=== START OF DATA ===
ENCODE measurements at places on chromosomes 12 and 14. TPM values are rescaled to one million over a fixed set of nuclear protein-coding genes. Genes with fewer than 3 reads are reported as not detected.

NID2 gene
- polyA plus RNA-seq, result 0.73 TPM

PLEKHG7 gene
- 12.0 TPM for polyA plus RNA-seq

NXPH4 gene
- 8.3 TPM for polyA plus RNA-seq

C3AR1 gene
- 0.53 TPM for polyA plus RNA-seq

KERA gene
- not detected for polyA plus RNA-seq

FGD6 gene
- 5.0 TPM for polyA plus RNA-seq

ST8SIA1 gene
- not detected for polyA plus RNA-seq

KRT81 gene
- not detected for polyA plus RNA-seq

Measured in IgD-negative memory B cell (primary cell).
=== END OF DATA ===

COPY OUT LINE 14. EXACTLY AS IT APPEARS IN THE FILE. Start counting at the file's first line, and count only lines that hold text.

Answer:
ST8SIA1 gene